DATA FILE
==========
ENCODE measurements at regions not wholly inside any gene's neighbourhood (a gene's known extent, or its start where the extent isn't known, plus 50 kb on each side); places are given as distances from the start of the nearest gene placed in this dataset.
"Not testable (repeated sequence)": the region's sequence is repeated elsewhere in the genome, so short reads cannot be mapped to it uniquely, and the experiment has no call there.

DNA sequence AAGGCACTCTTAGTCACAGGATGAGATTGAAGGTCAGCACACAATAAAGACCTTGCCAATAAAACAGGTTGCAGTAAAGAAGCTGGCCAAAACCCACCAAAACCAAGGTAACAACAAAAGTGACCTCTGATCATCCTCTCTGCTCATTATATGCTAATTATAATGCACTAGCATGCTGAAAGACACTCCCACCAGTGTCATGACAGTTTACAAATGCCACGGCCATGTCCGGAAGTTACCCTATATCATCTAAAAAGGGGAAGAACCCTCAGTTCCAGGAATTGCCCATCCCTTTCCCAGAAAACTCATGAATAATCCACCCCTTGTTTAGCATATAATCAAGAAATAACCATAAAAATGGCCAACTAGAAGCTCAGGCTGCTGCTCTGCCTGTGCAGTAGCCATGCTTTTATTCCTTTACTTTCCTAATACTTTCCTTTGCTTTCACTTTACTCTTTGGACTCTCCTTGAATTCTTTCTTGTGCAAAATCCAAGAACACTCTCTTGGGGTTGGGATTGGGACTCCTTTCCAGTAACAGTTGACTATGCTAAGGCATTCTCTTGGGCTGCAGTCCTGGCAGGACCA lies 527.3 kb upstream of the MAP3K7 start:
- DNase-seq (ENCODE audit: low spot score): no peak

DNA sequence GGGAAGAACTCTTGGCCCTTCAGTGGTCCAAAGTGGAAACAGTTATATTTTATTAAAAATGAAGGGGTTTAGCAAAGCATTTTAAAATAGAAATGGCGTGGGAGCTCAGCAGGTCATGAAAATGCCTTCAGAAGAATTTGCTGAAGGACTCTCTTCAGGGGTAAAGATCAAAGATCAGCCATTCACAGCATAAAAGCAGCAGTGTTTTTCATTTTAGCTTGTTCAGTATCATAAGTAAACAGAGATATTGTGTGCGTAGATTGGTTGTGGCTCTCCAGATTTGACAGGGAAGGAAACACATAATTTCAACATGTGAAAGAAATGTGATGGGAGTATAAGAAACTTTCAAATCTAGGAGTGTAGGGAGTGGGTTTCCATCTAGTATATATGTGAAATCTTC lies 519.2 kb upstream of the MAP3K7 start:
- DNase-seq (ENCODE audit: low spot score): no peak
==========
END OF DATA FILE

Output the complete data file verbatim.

ENCODE measurements at regions not wholly inside any gene's neighbourhood (a gene's known extent, or its start where the extent isn't known, plus 50 kb on each side); places are given as distances from the start of the nearest gene placed in this dataset.
"Not testable (repeated sequence)": the region's sequence is repeated elsewhere in the genome, so short reads cannot be mapped to it uniquely, and the experiment has no call there.

DNA sequence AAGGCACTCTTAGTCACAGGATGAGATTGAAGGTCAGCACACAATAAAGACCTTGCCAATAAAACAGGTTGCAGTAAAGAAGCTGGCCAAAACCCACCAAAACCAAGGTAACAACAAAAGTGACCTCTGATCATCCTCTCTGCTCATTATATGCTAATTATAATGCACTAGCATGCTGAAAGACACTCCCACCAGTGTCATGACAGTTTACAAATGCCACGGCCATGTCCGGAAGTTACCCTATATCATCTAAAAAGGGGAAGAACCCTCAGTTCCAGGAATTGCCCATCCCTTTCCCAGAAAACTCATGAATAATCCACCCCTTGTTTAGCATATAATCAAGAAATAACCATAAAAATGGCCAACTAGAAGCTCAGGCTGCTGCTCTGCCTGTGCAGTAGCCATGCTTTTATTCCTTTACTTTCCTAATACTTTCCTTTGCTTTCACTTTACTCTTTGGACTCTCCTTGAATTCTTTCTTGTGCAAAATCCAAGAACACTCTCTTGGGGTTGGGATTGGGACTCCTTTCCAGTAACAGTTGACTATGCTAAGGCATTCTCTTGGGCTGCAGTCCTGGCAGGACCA lies 527.3 kb upstream of the MAP3K7 start:
- DNase-seq (ENCODE audit: low spot score): no peak

DNA sequence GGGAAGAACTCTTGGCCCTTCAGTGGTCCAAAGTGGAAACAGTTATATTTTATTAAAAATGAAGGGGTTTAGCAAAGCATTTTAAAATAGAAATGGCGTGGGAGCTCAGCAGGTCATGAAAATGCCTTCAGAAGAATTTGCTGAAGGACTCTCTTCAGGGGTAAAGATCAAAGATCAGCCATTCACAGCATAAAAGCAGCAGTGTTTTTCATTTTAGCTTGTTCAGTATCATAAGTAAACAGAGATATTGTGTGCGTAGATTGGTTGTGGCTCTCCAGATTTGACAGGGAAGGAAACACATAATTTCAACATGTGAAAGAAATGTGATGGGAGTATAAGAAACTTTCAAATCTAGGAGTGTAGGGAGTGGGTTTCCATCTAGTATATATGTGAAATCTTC lies 519.2 kb upstream of the MAP3K7 start:
- DNase-seq (ENCODE audit: low spot score): no peak